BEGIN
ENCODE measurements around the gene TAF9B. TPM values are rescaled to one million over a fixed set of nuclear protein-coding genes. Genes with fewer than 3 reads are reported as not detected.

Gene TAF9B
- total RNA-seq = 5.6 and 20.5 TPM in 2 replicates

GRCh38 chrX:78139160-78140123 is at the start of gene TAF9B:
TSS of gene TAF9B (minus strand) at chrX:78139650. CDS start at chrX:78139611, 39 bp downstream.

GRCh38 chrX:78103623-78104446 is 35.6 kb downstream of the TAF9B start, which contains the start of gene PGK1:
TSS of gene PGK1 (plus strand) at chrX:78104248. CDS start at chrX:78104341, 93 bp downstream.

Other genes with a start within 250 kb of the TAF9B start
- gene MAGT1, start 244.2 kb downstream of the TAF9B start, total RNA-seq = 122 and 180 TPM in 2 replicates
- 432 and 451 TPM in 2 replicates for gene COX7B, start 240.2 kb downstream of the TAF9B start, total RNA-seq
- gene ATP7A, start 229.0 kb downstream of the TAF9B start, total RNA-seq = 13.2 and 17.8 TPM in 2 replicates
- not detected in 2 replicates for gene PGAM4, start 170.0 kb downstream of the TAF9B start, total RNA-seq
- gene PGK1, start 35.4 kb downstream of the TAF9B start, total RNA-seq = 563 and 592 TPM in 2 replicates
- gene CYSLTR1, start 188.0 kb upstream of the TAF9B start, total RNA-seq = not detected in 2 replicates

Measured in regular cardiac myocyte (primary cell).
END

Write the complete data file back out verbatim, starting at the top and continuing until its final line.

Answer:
ENCODE measurements around the gene TAF9B. TPM values are rescaled to one million over a fixed set of nuclear protein-coding genes. Genes with fewer than 3 reads are reported as not detected.

Gene TAF9B
- total RNA-seq = 5.6 and 20.5 TPM in 2 replicates

GRCh38 chrX:78139160-78140123 is at the start of gene TAF9B:
TSS of gene TAF9B (minus strand) at chrX:78139650. CDS start at chrX:78139611, 39 bp downstream.

GRCh38 chrX:78103623-78104446 is 35.6 kb downstream of the TAF9B start, which contains the start of gene PGK1:
TSS of gene PGK1 (plus strand) at chrX:78104248. CDS start at chrX:78104341, 93 bp downstream.

Other genes with a start within 250 kb of the TAF9B start
- gene MAGT1, start 244.2 kb downstream of the TAF9B start, total RNA-seq = 122 and 180 TPM in 2 replicates
- 432 and 451 TPM in 2 replicates for gene COX7B, start 240.2 kb downstream of the TAF9B start, total RNA-seq
- gene ATP7A, start 229.0 kb downstream of the TAF9B start, total RNA-seq = 13.2 and 17.8 TPM in 2 replicates
- not detected in 2 replicates for gene PGAM4, start 170.0 kb downstream of the TAF9B start, total RNA-seq
- gene PGK1, start 35.4 kb downstream of the TAF9B start, total RNA-seq = 563 and 592 TPM in 2 replicates
- gene CYSLTR1, start 188.0 kb upstream of the TAF9B start, total RNA-seq = not detected in 2 replicates

Measured in regular cardiac myocyte (primary cell).